A Snowy November Skiing at Garnet Hill with Friends






Thursday, July 7, 2011

Library & Postal Book Bag

A furious thunderstorm swashbuckled its way through yesterday at around 4pm, knocking out electric power for nearly 13 hours. According to reports I heard today, two humungous trees fell, knocking out two telephone poles and two transformers. Clearing the enormous trees out of the main roads was a terrible challenge for the road crews, evidently.

I've cut and pasted the blog post I wrote late yesterday just so it doesn't go to waste:

Wednesday, July 6
I’m writing this offline, on battery, in my kitchen, because this is what I do everyday at 4pm, and I don’t know what I’d do with myself if I’m not writing something before it’s time to prepare dinner.

Many new reads entered the living room today, although I purchased only one of them, In the Hold, a translated work by Vladimir Arsenijevic, which cost me exactly one cent and $4 shipping. It arrived in flawless condition, to my amazement.

A dental appointment early this morning gave me the excuse to travel to Crandall Library. I picked up 5 books that were on hold for me, and come to find out, most are slim volumes.

My Baggage Claim: Finally, I have Flambards, by the British author K.M. Peyton! I’m eagerly anticipating reading it. And thanks to advice from Scriptor Sennex of A Book Every Six Days, I now have The Warden by Anthony Trollope in the house. I’ve never read anything by Trollope but have wanted to give him a try for a long time. Sennex suggested I start with The Warden. I also have Cellist at Sarejevo, by a Canadian author, a novel for my German Postwar Literary Challenge--Visitation by Jenny Erpenbeck, and one more that I can't reveal just yet. I was also lucky to find three adventure-mysteries for Ken. He’s a fast reader, and, believe me, it’s difficult for his personal librarian to keep up!

I hesitate to say much about the books waiting to be read because I’m in the middle of two exceptionally imaginative and well-written novels:State of Wonder by Ann Patchett and The Settlement by the German author Christoph Hein (for the GPLC).

But, sad to say, I’m not going to be getting anywhere with any book tonight if the skies remain dark. I’m blind without electricity.

6 comments:

  1. I hope you like Flambards and Trollope. I'm on his Palliser series at the moment and I really enjoyed the Barchester novels.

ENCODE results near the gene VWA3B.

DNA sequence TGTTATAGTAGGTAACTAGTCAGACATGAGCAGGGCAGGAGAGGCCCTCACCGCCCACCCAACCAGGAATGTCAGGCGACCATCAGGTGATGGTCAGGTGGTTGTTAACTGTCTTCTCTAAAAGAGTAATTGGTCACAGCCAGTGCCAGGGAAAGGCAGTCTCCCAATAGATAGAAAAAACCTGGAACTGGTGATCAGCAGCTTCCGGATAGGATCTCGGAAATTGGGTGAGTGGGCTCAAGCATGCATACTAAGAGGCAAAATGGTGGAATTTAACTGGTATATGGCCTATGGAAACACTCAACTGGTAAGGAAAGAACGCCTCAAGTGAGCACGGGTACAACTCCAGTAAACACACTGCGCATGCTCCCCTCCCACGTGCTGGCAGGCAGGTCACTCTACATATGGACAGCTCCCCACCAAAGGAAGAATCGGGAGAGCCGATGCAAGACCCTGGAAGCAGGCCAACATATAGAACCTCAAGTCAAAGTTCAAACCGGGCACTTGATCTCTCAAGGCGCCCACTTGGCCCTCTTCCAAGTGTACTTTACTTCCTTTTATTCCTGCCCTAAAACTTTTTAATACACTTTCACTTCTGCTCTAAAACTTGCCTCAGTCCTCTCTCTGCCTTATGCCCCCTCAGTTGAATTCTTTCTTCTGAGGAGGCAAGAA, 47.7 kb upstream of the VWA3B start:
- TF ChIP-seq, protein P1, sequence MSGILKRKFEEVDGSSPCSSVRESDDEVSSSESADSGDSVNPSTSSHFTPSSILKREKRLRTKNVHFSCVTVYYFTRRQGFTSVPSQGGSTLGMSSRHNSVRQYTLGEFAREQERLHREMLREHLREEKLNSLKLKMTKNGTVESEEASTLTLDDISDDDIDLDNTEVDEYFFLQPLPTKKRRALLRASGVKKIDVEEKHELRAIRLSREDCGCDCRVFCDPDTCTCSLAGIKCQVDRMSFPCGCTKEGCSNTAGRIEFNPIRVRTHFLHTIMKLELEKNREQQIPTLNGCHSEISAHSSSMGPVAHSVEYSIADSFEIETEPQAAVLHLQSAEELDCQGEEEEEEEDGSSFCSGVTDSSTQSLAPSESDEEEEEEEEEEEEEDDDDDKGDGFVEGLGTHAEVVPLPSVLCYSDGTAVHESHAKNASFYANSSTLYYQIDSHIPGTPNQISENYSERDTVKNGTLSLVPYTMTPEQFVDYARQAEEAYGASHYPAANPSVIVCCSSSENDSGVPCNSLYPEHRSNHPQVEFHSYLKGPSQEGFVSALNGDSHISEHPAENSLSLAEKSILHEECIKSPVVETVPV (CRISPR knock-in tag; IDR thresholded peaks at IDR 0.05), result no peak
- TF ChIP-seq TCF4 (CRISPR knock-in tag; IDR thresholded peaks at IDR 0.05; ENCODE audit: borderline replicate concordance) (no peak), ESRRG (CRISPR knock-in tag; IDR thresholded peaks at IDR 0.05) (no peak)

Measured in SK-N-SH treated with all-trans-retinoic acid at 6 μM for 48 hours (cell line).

There seems to be wild weather going on everywhere at the moment!

    ReplyDelete
  2. look forward to ypour thoughts on Visitation ,all the best stu

    ReplyDelete
  3. Katrina,
    I know I'll love Flambards and I hope it will be my next read. Trollope's Palliser series--wow. I guess Trollope was a prolific writer. I feel rather dumb to know so little about his background and his literature. I'll work on that!

    I wish you sunny, quiet weather for your weekend pleasures,

    Judith

    ReplyDelete
  4. Stu,
    Thanks for dropping by. When I posted that I recently bought In the Hold by the Serbian writer Vladimir Arsenijevic, I was wondering if you had read it. It's so hard to get a hold of literature by post-1992 Serbian writers. I'm interested in literature that reflects on wartime experience.

    Judith

    ReplyDelete
  5. I have a battered old copy of the Flambards as well--I've not yet read it but it looks like quite an absorbing saga! Don't you wonder how those vendors can afford to sell books for a penny and postage?! Not that I'm complaining of course! And just this week I ordered the Erpenbeck for my library (I work in Acquisitions so get to see lots of the new books that are ordered!). Enjoy your library pile!

    ReplyDelete
  6. Danielle,
    I do indeed wonder how that penny bookselling works! I have investigated e-commerce bookselling and have done a little bit myself, and I can't fathom it!

    Judith

    ReplyDelete